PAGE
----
World Bulletin / News Desk
Hundreds of demonstrators marched on the offices of Palestinian President Mahmoud Abbas on Tuesday to protest against diplomatic contacts with Israel and to denounce police violence at a previous rally.
Chanting for an end to the Oslo accords, the flag-waving crowd cut through Ramallah's crammed city centre under the watchful eye of scores of plainclothes security officers.
Heavy handed security forces intervened on Sunday to prevent a smaller group of protesters from reaching Abbas's headquarters in the occupied West Bank, and beat some journalists who tried to cover the event.
But a government source said police were under orders on Tuesday to allow the protesters to take their message to the gleaming stone walls of Abbas's compound, which is also the burial place of previous Palestinian president, Yasser Arafat.
"The streets are open to us today, and that's the result of a political decision. They realise the violence before made them look bad," said Ali Nakhle, a student who joined approximately 400 other, mainly youthful protesters in downtown Ramallah.
While there were no slogans directed specifically against Abbas himself, the protesters were scathing about a recent announcement that the Palestinian president was ready to meet Israeli Vice Premier Shaul Mofaz.
The planned encounter would have been the highest-level meeting between the two sides since direct peace talks broke down in 2010. However, it was abruptly called off at the weekend in apparent response to Palestinian public opinion.
"We want your head Mofaz," the crowds chanted on Tuesday, adding: "The people want the fall of Oslo," adapting a common refrain against the ruling elites in countless Arab Spring protests over the past 18 months.
The 1993 Oslo Accords gave the Palestinians limited self-rule in the occupied territories, and set out guidelines for future peace talks to end the Middle East conflict.
However, a lasting deal has proved elusive and the latest round of talks collapsed two years ago in a dispute over continued Jewish settlement building in the occupied West Bank.
The protesters, who do not appear to belong to any political faction, called for a fresh rally on Thursday, hoping their grass-root movement, which first took to the streets at the weekend, will gather momentum.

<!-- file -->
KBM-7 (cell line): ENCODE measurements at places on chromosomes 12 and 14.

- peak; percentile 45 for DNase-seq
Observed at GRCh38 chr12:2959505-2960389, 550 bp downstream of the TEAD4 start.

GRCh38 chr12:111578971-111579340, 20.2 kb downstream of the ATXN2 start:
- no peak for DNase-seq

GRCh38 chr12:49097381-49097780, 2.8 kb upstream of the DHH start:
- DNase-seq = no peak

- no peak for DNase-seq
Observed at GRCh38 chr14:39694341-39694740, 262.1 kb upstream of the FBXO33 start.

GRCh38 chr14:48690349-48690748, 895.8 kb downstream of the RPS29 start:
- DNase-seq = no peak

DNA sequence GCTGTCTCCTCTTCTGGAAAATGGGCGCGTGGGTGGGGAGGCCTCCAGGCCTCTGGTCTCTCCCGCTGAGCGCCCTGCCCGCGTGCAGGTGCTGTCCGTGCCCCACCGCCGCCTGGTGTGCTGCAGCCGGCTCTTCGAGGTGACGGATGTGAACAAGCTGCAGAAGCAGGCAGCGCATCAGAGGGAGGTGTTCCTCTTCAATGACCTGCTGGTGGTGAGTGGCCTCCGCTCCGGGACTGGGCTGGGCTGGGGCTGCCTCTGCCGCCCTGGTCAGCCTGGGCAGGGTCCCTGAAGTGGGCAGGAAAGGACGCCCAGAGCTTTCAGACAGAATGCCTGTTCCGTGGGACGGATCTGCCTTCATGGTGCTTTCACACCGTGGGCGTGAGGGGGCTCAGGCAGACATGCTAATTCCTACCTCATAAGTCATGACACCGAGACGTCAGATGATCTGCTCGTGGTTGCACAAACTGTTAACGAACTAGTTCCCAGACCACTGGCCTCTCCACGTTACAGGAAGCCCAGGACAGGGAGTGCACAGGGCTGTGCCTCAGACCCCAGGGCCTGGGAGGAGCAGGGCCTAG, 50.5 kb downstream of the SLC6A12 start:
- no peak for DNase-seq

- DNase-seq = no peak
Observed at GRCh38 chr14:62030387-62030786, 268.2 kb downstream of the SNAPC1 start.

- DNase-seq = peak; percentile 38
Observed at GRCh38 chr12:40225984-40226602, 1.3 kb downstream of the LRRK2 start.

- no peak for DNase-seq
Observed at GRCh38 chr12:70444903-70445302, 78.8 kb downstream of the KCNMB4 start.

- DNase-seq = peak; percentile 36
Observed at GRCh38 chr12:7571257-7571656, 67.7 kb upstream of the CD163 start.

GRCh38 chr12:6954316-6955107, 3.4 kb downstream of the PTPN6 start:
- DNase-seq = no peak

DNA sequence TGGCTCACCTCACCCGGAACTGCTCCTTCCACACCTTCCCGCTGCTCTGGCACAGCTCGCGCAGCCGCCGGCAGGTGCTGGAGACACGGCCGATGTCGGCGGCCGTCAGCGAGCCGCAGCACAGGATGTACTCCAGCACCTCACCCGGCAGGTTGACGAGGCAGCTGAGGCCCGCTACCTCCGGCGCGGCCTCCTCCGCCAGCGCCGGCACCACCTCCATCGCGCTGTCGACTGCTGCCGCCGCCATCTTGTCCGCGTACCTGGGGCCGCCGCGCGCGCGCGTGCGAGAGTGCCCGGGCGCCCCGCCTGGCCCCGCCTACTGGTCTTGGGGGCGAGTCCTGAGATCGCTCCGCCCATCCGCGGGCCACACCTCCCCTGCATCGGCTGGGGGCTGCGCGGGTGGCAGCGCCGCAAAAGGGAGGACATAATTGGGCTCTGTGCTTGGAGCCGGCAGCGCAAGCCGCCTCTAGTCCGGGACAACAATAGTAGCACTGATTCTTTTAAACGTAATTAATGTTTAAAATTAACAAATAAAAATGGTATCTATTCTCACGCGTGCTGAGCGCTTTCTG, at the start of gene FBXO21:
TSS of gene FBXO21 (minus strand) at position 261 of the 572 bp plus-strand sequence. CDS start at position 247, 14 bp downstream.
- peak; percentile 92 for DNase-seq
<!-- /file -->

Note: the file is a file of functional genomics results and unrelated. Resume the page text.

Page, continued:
The demonstrations have come at a particularly delicate moment for Abbas's Palestinian Authority, which is facing a severe cash crisis because of a failure by some donor states, particularly in the Gulf, to hand over promised funds.
Finance Minister Nabil Kassis told reporters on Tuesday that the government could not pay its workers this month because the coffers were empty.
In the appeal, Serbian Federation claimed that accepting the Football Federation of Kosovo in UEFA was illegal and violated the rules.
Sigmar Gabriel, 57, who currently serves as vice chancellor and economy minister in Merkel's government, revealed the decision in media interviews, saying his chances of victory would be dismal.
Jammeh's defiance prompted more than 76,000 people to seek shelter in Senegal, the UN refugee agency said, citing Senegalese authorities.
Bulgaria's new president on Tuesday called for an early national election for March 26 and appointed former parliament speaker Ognyan Gerdzhikov as caretaker prime minister until then.
Other big companies as well as Lockheed have been slammed by the new president for offshoring US jobs.
Muhammadu Buhari insists Ibrahim Magu be confirmed as head of anti-corruption drive
Donald Trump paves way for contruction of North Dakota Access and Keystone XL oil projects
Apart from the German-led battalion in Lithuania, Canada will lead a multi-national battalion in Latvia, Britain in Estonia and the US in Poland.
The aircraft manufacturer employs a total of 15,000 people in Britain, including sites at Filton in southwest England and Broughton in north Wales, designing and manufacturing wings.
Jerusalem’s Muslim Endowments Authority blasts increasingly frequent visits to Al-Aqsa by Jewish extremists
A State Department official and several congressional aides said the outgoing administration formally notified Congress it would spend the money Friday morning.
Turkish president Erdogan visits Mozambique, the 2nd stop of his SE Africa tour
Escorted by 80 German police officers, their plane landed shortly after 7.30 am (0300 GMT) -- the second batch to be deported under a disputed Afghan-EU deal signed last October and aimed at curbing the influx of migrants.
Thousands of Arab-Israelis converge on Bedouin village that was target of recent home demolitions
Ankara wants Bosnia to transfer control of FETO schools to Maarif Foundation, says deputy parliamentary speaker